Beyond Wrapping Paper

By Kristen Castillo

September 29, 2017 4 min read

Make a statement when you give the perfect holiday gift. Sure a gift bag, wrapping paper and a bow are nice, but with a little thought and creativity, gift giving can be a present, too. Check out these ways to make the process of receiving the gift as memorable as the gift itself.

*Leave Notes

In a time of text messaging, how nice is it to actually receive a handwritten note in the mail. Now imagine receiving a note (or a series of notes!) previewing or teasing a holiday gift.

The Punkpost app, available on iOS and Android, lets you pick a card, type a message and send it in the mail within 24 hours.

"For gifting, you can send notes leading up to the holidays with clues," says Alexis Monson, Punkpost's co-founder. "Or you could have all the cards sent to you and then you hide in various places to continue the scavenger hunt."

The message is crafted by one of the company's "handwriting artists." The cards are $6, and the first card is free.

*Rock It!

Kids (and adults) can have fun teasing holiday gifts by coloring and decorating rocks. Go on a family walk, collect stones big and small, and then wash them with soap and water. Or purchase a bag of ready-to-decorate rocks from a home improvement store. Whether you collect rocks or buy them, be sure to prime them with acrylic paint, followed by colored paint and patterns. Use thin brushes or paint pens to write messages like "Naughty or Nice?" The festive stones can be keepsakes after the holiday. A gifting win-win.


Give the gift recipient clues via puzzle pieces. Make your own puzzle or buy a blank one at a hobby or craft store. You can decorate it with drawings, photos or simply words written on the puzzle. Break it into pieces and give the clues one day at a time.

The recipient needs to collect the pieces to solve the puzzle. Say the gift is movie tickets. Each piece holds a clue, such as a photo of a chocolate bar, popcorn, the Hollywood sign, or a picture of the recipient's favorite actors or films.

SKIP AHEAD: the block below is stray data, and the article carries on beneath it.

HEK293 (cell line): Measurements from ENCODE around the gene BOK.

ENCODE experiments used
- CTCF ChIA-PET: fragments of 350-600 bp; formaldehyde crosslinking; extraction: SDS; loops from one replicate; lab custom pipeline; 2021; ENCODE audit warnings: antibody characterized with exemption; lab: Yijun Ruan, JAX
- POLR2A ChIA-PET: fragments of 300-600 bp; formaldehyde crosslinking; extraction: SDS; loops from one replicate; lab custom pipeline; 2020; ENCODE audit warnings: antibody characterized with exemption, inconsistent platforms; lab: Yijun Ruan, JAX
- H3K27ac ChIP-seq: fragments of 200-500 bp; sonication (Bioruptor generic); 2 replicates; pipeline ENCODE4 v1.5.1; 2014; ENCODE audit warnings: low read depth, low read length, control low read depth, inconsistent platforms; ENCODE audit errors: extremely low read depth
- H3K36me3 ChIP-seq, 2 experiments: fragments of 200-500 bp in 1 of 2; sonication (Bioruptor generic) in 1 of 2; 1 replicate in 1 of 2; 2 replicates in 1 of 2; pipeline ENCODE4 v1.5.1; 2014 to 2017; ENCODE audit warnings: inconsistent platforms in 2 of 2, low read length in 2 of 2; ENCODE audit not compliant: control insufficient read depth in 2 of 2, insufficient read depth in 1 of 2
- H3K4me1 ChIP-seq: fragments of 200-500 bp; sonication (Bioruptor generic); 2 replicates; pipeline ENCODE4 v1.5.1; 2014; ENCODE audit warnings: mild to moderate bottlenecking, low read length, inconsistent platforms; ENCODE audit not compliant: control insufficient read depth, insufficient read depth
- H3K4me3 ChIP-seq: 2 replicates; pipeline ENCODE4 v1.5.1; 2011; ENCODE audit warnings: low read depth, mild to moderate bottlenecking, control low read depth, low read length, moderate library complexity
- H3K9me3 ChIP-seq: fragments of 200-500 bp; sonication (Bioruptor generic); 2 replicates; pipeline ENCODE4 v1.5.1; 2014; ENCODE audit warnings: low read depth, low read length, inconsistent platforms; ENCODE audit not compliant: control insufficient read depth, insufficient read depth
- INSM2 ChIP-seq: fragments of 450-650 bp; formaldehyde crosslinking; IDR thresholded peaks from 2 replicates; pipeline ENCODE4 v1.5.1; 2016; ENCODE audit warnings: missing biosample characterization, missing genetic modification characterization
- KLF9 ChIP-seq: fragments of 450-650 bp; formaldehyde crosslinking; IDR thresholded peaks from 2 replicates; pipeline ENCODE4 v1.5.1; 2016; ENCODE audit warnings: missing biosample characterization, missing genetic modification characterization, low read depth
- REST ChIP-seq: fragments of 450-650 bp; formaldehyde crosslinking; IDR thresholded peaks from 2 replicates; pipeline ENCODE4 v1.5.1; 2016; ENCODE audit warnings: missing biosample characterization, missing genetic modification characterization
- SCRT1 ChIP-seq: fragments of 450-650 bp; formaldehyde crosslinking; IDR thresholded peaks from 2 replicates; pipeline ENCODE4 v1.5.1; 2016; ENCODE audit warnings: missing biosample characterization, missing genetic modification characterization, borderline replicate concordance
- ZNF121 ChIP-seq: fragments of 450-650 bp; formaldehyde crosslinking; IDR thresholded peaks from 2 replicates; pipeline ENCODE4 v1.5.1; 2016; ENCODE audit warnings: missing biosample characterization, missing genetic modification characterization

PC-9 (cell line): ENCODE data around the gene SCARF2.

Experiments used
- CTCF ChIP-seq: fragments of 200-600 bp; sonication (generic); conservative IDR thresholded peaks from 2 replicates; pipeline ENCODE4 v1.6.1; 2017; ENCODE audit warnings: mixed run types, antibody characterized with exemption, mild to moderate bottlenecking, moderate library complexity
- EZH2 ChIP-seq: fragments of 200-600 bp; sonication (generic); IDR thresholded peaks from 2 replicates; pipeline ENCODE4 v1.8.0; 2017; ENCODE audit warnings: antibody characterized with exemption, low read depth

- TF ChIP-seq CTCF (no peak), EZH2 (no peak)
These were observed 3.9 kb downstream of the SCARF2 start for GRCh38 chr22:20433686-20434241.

*Collecting Clues

Here's a fun idea for the family: Host a Christmas scavenger hunt for the kids. On her blog Stuffed Suitcase, Kimberly Tate describes how she creates a holiday scavenger hunt for her children.

She starts by wrapping the clue as a gift. The child unwraps the present and reads the first clue, such as, "Christmas games for fun for all, especially for kids so small. On the PC, they'll put in a CD, I type in my name on the QWERTY."

Then go room to room, finding clues. You can write your own clues or borrow Tate's -- she has a printable link on her website. She suggests creating as many clues as you want, provided they rhyme! Just remember the last one should lead the child to the present.

Want to customize the scavenger hunt for multiple kids? Designate a specific color or envelope pattern for each child. Then the kids can search the house for their specific clues and, ultimately, their Christmas gifts.

*Building Anticipation

Opening a present doesn't last long. But it lasts longer if you dole out the present in installments. For example, if you're giving your spouse a spa day for Christmas, give a small nail polish one day, bath salts the next, and then, on the holiday, present him or her a robe with the spa gift certificate tucked in the pocket.

*Check List

You're giving the gift, so make the recipient earn it! Give them a list of things they have to do to get the gift, such as sing a Christmas song, compliment someone in the room or share a favorite Christmas memory.

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